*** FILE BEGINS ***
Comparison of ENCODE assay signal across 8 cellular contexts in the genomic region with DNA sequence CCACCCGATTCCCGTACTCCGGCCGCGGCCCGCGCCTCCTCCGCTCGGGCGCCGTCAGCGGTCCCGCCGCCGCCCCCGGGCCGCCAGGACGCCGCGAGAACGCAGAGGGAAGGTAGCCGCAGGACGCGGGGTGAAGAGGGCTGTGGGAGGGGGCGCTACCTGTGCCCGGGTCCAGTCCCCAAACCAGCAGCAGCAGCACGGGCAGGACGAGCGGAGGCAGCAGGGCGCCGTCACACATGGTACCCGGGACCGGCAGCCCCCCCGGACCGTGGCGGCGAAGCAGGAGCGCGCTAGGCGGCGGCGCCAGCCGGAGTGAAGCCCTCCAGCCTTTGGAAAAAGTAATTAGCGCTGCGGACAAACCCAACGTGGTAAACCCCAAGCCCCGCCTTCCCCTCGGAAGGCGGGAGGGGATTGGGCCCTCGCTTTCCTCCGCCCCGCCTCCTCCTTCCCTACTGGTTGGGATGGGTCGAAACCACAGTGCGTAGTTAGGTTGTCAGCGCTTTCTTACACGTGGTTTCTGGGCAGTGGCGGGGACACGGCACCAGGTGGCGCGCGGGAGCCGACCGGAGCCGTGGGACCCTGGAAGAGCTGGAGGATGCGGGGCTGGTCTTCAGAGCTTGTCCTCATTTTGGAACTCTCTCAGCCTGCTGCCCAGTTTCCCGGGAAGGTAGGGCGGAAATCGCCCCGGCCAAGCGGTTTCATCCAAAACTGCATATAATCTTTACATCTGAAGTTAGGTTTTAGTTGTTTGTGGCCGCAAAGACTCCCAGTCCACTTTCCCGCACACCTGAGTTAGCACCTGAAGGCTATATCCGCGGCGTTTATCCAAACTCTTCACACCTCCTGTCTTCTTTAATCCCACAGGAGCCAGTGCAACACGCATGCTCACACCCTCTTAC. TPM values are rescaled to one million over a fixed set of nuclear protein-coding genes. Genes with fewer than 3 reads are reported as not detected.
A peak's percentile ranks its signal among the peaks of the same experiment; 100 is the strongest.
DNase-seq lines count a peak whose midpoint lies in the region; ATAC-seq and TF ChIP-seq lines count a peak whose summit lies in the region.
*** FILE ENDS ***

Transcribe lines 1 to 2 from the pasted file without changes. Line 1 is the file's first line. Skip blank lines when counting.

Comparison of ENCODE assay signal across 8 cellular contexts in the genomic region with DNA sequence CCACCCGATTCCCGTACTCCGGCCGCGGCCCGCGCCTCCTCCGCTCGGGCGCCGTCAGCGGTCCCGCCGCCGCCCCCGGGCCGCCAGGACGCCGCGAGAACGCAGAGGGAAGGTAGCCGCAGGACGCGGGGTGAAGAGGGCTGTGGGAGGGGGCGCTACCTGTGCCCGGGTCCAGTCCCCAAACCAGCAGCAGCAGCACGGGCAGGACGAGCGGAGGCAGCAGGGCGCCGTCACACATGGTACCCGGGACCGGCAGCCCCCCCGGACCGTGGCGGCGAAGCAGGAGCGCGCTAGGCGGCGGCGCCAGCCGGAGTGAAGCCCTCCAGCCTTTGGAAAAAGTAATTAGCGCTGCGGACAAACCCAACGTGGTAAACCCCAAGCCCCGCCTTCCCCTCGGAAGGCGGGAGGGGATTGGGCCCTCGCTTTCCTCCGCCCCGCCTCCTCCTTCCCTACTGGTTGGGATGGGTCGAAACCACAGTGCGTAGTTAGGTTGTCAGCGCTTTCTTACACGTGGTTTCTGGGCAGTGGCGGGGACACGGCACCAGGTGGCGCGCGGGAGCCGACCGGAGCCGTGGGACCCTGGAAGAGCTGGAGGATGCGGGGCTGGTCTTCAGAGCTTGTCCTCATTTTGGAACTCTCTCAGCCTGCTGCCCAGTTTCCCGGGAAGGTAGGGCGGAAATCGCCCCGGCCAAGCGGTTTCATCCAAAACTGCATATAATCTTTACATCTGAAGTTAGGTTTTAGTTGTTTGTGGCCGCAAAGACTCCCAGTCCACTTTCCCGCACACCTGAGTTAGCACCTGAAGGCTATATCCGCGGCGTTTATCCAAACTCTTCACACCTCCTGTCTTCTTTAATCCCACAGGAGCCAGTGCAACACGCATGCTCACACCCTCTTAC. TPM values are rescaled to one million over a fixed set of nuclear protein-coding genes. Genes with fewer than 3 reads are reported as not detected.
A peak's percentile ranks its signal among the peaks of the same experiment; 100 is the strongest.